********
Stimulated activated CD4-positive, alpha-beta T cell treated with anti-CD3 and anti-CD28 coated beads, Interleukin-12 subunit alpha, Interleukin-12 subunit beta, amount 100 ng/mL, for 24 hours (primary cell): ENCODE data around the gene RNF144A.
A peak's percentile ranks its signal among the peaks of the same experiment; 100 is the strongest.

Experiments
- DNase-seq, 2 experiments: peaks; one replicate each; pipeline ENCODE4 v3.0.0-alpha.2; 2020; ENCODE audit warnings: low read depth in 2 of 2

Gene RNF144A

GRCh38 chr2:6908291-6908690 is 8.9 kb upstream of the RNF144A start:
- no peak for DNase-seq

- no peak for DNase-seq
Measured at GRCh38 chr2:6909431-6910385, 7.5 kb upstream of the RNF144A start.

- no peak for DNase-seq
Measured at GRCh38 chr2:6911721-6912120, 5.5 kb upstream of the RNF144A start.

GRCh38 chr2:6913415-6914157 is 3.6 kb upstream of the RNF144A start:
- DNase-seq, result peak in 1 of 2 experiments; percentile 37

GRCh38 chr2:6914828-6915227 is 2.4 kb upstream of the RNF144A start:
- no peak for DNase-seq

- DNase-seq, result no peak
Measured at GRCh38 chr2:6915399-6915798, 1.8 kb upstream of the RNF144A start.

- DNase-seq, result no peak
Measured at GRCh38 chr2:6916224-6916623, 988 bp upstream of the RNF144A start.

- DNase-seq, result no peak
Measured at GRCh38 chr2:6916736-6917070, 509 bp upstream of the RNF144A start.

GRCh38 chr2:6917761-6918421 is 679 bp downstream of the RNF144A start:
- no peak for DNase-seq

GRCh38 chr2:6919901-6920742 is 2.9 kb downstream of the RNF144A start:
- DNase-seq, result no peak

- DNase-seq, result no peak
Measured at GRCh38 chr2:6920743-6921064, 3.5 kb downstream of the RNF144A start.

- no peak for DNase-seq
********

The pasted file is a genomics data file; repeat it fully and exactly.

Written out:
Stimulated activated CD4-positive, alpha-beta T cell treated with anti-CD3 and anti-CD28 coated beads, Interleukin-12 subunit alpha, Interleukin-12 subunit beta, amount 100 ng/mL, for 24 hours (primary cell): ENCODE data around the gene RNF144A.
A peak's percentile ranks its signal among the peaks of the same experiment; 100 is the strongest.

Experiments
- DNase-seq, 2 experiments: peaks; one replicate each; pipeline ENCODE4 v3.0.0-alpha.2; 2020; ENCODE audit warnings: low read depth in 2 of 2

Gene RNF144A

GRCh38 chr2:6908291-6908690 is 8.9 kb upstream of the RNF144A start:
- no peak for DNase-seq

- no peak for DNase-seq
Measured at GRCh38 chr2:6909431-6910385, 7.5 kb upstream of the RNF144A start.

- no peak for DNase-seq
Measured at GRCh38 chr2:6911721-6912120, 5.5 kb upstream of the RNF144A start.

GRCh38 chr2:6913415-6914157 is 3.6 kb upstream of the RNF144A start:
- DNase-seq, result peak in 1 of 2 experiments; percentile 37

GRCh38 chr2:6914828-6915227 is 2.4 kb upstream of the RNF144A start:
- no peak for DNase-seq

- DNase-seq, result no peak
Measured at GRCh38 chr2:6915399-6915798, 1.8 kb upstream of the RNF144A start.

- DNase-seq, result no peak
Measured at GRCh38 chr2:6916224-6916623, 988 bp upstream of the RNF144A start.

- DNase-seq, result no peak
Measured at GRCh38 chr2:6916736-6917070, 509 bp upstream of the RNF144A start.

GRCh38 chr2:6917761-6918421 is 679 bp downstream of the RNF144A start:
- no peak for DNase-seq

GRCh38 chr2:6919901-6920742 is 2.9 kb downstream of the RNF144A start:
- DNase-seq, result no peak

- DNase-seq, result no peak
Measured at GRCh38 chr2:6920743-6921064, 3.5 kb downstream of the RNF144A start.

- no peak for DNase-seq